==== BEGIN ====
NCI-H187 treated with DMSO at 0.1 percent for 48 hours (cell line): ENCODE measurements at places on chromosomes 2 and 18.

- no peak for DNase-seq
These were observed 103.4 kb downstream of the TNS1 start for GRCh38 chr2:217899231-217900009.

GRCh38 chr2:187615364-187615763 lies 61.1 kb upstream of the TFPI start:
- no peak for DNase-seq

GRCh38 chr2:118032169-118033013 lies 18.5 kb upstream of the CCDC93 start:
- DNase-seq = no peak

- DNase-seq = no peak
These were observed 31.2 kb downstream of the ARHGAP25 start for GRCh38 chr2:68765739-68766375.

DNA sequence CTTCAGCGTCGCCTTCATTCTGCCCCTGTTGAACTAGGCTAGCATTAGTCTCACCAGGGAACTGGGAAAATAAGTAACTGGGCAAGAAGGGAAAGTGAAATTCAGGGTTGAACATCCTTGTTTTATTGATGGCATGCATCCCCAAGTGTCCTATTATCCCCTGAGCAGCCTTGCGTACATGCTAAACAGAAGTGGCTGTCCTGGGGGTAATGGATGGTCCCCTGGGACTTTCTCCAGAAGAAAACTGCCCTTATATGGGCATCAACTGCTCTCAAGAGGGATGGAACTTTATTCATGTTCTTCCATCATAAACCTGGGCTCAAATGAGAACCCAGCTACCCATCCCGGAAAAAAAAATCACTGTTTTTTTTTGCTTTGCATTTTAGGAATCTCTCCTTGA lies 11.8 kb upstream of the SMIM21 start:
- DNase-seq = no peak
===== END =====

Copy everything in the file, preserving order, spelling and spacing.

NCI-H187 treated with DMSO at 0.1 percent for 48 hours (cell line): ENCODE measurements at places on chromosomes 2 and 18.

- no peak for DNase-seq
These were observed 103.4 kb downstream of the TNS1 start for GRCh38 chr2:217899231-217900009.

GRCh38 chr2:187615364-187615763 lies 61.1 kb upstream of the TFPI start:
- no peak for DNase-seq

GRCh38 chr2:118032169-118033013 lies 18.5 kb upstream of the CCDC93 start:
- DNase-seq = no peak

- DNase-seq = no peak
These were observed 31.2 kb downstream of the ARHGAP25 start for GRCh38 chr2:68765739-68766375.

DNA sequence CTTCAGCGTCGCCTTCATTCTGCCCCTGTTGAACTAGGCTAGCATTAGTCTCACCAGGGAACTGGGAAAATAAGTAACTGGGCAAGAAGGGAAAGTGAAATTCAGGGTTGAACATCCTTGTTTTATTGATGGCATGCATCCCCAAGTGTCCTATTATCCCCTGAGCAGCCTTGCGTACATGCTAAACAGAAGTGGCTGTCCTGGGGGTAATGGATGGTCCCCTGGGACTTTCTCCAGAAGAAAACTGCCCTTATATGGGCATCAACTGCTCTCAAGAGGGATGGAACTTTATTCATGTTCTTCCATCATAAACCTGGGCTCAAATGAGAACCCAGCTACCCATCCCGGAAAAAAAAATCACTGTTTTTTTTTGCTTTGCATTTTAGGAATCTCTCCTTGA lies 11.8 kb upstream of the SMIM21 start:
- DNase-seq = no peak